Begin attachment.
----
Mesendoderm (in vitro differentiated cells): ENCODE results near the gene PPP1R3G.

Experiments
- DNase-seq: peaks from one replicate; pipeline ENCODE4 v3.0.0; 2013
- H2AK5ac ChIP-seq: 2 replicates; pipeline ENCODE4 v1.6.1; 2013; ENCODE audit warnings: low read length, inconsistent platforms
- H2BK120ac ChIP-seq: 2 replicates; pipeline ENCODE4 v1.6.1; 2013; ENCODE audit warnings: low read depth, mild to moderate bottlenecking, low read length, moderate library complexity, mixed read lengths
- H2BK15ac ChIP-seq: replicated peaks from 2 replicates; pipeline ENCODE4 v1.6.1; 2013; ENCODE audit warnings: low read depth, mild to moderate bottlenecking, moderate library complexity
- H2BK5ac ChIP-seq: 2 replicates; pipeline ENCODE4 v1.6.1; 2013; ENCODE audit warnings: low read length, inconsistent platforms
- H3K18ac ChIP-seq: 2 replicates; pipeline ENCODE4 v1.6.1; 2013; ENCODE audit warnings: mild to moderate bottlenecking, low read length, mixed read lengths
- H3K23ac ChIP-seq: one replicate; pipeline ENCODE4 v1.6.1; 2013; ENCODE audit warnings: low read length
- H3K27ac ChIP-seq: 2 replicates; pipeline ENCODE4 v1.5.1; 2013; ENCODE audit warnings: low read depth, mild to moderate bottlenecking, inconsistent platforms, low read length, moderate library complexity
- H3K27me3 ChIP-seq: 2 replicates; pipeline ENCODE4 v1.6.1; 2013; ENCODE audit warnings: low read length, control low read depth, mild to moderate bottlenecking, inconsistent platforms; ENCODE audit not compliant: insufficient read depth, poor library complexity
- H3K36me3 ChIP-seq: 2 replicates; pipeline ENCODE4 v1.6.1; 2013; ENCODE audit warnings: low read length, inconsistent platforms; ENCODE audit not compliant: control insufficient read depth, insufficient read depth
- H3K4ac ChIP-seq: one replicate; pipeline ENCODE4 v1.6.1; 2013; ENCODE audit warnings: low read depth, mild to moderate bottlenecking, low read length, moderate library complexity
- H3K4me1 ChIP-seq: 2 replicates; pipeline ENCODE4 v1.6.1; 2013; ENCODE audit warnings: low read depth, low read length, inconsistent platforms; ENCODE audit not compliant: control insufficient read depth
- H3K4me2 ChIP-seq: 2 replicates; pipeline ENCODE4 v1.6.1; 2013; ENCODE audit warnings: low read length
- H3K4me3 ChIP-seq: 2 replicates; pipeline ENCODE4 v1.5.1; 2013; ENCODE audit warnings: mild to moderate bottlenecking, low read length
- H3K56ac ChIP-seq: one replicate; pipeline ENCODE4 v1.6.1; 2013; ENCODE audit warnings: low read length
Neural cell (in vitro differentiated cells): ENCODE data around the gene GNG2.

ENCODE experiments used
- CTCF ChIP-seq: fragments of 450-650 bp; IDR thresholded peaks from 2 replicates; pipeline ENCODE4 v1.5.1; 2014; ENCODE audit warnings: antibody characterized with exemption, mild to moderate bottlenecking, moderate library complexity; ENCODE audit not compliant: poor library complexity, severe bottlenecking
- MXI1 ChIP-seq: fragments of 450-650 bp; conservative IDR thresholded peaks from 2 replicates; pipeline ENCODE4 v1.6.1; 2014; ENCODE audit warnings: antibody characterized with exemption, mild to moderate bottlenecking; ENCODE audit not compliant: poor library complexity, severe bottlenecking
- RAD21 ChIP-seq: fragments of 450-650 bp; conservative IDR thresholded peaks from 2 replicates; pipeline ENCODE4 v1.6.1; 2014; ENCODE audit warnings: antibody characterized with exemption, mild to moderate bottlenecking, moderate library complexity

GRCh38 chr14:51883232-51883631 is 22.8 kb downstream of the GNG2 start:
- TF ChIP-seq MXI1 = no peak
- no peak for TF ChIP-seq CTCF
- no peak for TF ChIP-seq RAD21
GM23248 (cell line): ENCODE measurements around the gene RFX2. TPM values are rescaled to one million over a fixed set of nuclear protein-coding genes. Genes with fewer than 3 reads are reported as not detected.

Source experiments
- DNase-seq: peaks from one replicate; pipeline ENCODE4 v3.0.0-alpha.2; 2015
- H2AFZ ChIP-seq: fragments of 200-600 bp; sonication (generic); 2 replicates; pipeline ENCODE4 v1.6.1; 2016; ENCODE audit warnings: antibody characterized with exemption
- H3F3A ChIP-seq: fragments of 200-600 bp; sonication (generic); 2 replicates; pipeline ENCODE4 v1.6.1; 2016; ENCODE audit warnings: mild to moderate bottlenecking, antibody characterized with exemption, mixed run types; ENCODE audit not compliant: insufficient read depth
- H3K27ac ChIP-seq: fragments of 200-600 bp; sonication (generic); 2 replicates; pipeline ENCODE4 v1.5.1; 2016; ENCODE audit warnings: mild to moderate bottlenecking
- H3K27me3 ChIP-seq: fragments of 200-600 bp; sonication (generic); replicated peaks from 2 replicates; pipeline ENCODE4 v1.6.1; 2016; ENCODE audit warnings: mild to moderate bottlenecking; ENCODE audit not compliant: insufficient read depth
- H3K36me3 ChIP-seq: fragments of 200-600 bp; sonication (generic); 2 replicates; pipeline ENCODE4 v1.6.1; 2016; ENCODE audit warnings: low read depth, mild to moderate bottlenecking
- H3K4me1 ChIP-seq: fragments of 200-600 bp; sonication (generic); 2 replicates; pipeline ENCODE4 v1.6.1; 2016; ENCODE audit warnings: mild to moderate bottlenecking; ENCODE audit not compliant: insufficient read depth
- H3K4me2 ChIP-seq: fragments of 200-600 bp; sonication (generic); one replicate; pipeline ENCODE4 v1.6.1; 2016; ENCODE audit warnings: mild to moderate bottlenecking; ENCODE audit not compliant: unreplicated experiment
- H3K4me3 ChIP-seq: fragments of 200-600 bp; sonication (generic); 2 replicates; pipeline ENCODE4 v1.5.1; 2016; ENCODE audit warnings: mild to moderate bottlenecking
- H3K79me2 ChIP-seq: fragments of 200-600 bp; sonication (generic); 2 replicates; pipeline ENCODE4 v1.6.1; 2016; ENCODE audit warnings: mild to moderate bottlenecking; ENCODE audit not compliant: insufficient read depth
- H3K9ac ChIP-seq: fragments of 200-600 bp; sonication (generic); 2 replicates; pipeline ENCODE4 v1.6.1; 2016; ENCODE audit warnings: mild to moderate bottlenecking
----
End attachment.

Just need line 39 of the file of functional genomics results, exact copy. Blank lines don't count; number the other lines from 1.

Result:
- H3K9ac ChIP-seq: fragments of 200-600 bp; sonication (generic); 2 replicates; pipeline ENCODE4 v1.6.1; 2016; ENCODE audit warnings: mild to moderate bottlenecking